Barstool Sports Ohio Fined $250k for Advertising at University of Toledo Campus

  • Barstool sports promoting its sportsbook during a show on campus
  • Ohio sports betting will launch for the first time on New Year's Day
  • Barstool received its Ohio sports betting license in mid-September
  • Barstool has been caught in a number of snafus over the past month
Ohio and American flags
Barstool Sports was fined $250,000 for promoting its sportsbook on a college campus. [Image:]

Two major violations

The Ohio Casino Control Commission (OCCC) fined Barstool Sports for illegally marketing its Barstool Sportsbook during a November 15 campus event at the University of Toledo.

violated two gambling regulations regarding to whom and where it can advertise

According to the commission, Barstool violated two gambling regulations regarding to whom and where it can advertise services. In promoting its sportsbook to a predominantly under-21 crowd and by broadcasting from a college campus, Barstool became punishable by hefty fines totaling $250,000.

Barstool majority owner, Penn Entertainment, has 30 days to respond to the penalty or request a meeting. 

Barstool Ohio breached campus standards 

The event took place in the middle of November at the University of Toledo’s grounds. Barstool aired the “Barstool Tailgate Show,” discussing a variety of topics, including Toledo’s upcoming rivalry game with Bowling Green University.

In between previewing the matchup and diving into a variety of other subject matter, show hosts mentioned the Barstool Sportsbook and its intricacies and offerings, directly violating Ohio law. 

we do take responsible gambling very serious here at the commission”

“They were encouraging folks to preregister; they were advertising the Sportsbook,” said OCCC communications director Jessica Franks. “We do take responsible gambling very serious here at the commission, especially the fact that sports gaming hasn’t even officially launched; we do take this very seriously. We do not actively seek out to fine or sanction companies.”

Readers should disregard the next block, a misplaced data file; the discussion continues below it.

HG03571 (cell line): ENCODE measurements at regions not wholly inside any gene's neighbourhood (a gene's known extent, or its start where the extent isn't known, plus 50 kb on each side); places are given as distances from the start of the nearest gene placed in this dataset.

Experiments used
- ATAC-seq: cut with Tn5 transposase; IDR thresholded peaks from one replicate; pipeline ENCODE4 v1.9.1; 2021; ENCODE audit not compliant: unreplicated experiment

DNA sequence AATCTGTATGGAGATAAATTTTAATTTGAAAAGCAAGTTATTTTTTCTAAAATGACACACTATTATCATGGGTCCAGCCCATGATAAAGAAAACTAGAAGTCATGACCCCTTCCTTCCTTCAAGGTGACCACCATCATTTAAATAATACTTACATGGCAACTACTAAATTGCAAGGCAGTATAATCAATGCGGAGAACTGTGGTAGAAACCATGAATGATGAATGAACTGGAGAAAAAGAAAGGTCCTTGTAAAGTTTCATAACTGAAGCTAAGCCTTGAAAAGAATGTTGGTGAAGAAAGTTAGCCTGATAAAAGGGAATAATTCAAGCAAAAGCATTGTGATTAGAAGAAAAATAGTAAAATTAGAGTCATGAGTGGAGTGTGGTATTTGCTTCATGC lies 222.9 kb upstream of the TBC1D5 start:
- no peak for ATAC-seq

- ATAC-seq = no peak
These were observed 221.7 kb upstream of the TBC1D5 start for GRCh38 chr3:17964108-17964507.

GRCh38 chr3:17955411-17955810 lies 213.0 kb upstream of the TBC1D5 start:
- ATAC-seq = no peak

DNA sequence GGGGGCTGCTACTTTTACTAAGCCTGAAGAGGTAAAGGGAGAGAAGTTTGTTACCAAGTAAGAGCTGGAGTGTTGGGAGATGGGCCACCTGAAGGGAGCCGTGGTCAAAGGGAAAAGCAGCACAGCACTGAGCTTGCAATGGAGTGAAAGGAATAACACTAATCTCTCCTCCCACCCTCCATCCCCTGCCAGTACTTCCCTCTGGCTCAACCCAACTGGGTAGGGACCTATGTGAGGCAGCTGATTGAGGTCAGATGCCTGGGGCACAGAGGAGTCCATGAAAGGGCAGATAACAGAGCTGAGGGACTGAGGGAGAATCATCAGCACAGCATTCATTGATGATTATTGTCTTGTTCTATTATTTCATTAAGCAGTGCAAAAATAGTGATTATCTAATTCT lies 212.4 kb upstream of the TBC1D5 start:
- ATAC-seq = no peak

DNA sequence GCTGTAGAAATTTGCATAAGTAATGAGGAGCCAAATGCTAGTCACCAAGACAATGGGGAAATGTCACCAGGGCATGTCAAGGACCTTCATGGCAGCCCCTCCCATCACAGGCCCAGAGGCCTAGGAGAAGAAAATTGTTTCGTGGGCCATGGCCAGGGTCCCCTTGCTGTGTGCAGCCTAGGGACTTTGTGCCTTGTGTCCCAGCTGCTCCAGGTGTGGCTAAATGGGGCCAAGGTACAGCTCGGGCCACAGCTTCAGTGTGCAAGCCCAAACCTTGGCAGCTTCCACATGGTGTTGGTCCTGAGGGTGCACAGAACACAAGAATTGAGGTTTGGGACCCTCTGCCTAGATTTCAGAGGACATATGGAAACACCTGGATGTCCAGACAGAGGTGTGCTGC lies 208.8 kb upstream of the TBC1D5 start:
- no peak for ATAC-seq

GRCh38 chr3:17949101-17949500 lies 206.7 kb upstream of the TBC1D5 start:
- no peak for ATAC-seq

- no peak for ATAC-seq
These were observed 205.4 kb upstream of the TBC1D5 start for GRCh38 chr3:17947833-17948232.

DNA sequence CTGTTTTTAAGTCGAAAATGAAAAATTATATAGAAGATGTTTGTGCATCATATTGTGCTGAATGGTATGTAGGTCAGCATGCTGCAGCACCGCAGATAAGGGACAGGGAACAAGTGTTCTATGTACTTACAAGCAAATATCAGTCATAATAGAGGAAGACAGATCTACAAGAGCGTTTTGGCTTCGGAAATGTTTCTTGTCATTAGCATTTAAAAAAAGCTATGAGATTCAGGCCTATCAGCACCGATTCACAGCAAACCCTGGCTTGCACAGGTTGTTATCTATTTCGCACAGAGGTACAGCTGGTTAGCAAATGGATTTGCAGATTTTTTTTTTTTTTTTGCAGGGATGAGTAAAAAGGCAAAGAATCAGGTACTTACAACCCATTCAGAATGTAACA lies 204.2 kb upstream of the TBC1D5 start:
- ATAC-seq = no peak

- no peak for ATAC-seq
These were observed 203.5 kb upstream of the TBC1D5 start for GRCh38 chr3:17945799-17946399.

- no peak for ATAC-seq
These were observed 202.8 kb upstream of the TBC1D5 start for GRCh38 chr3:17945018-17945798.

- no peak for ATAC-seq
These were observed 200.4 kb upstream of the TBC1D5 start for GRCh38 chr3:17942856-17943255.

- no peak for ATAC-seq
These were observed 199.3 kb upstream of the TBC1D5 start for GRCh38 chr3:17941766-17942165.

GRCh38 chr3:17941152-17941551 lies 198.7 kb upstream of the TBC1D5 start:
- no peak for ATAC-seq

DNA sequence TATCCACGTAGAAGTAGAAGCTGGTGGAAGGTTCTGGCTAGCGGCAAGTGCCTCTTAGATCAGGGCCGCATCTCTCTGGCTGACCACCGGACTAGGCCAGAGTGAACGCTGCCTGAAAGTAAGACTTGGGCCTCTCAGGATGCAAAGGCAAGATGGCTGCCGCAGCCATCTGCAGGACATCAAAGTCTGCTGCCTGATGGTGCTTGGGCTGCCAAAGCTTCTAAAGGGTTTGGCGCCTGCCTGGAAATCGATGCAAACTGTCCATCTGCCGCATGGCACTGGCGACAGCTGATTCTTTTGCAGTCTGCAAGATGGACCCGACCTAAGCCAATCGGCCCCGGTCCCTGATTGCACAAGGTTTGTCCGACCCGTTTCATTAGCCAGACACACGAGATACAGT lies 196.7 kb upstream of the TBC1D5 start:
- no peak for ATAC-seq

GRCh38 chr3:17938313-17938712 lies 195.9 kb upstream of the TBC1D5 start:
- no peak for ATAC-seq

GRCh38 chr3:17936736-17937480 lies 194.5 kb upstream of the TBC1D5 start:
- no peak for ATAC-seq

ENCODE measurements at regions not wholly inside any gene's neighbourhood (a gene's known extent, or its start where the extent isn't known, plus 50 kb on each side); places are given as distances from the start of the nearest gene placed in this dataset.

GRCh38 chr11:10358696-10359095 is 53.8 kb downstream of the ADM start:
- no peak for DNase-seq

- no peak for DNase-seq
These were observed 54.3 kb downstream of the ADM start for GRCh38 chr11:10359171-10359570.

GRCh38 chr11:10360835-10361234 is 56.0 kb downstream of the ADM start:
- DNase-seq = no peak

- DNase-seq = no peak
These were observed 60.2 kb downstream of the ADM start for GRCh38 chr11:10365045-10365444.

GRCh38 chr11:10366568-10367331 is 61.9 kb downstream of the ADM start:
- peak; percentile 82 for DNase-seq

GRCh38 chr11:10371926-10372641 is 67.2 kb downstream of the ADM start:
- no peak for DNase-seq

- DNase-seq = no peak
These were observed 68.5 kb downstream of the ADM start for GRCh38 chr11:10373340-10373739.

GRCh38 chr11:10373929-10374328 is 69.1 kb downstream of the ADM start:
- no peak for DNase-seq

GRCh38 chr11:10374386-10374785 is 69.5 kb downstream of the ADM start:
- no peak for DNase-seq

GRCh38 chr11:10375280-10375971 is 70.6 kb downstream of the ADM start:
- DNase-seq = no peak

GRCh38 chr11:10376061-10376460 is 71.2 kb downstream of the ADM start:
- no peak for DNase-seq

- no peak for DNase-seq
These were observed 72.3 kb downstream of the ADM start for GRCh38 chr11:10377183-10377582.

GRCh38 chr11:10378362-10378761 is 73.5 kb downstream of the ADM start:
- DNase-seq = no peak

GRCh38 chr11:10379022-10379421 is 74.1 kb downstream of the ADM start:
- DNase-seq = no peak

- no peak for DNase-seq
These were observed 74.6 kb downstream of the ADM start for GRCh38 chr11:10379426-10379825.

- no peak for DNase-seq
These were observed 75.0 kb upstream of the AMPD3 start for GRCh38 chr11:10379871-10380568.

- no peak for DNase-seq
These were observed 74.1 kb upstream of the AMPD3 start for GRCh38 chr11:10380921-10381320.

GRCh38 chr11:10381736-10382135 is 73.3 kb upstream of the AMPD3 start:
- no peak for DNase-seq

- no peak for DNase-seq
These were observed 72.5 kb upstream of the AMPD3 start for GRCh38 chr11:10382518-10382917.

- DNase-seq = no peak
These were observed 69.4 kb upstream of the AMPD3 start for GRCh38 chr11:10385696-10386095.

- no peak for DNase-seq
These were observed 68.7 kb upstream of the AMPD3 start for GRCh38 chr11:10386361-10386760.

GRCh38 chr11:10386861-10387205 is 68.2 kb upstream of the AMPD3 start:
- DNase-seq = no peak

Ohio is making its final preparations for the launch of its sports betting market on January 1, 2023. Governor Mike DeWine signed off on legislation in December 2021, and the state—led by the OCCC—has spent the time since creating the proper infrastructure, vetting license applications, and ultimately deciding which entities will be able to offer gambling services.

Barstool received its license in September, alongside FanDuel, Caesars, and several local professional sports teams. The company’s infraction at Toledo will not jeopardize its status as a license holder, but could subject it to harsher penalties in the future.

Trouble across the country

The OCCC is focused on maintaining order as its betting market prepares to explode in a couple of weeks. Following that intent, the regulator has suggested that it may not be done with Barstool after the quarter-of-a-million-dollar fine.

a known rule about advertising on college campuses”

“Our goal is compliance,” said Franks. “It’s only when we have very egregious or repeated violations that we will seek some kind of monetary sanction to underscore the seriousness. The fact it was a violation of a known rule about advertising on college campuses—that fine may not be the final fine.”

The OCCC will not punish the University of Toledo after finding the illicit promo was entirely a Barstool-motivated decision.

The news comes at a tumultuous time for Barstool. A couple of weeks ago, The New York Times published a piece attacking founder Dave Portnoy for being a “degenerate gambler,” among other raunchy titles. 

The piece, combined with Portnoy’s history of splitting opinion, also caused the Massachusetts Gaming Commission to stall the approval of Plainridge Park Casino’s betting license due to its ties with Barstool.
There has also been a push to kick sports betting operators off of college campuses. US Senator Richard Blumenthal (D-CT) last month wrote a letter to Caesars Entertainment CEO Tom Reeg in which he pleaded for college students to be excluded from sportsbooks’ target audience.

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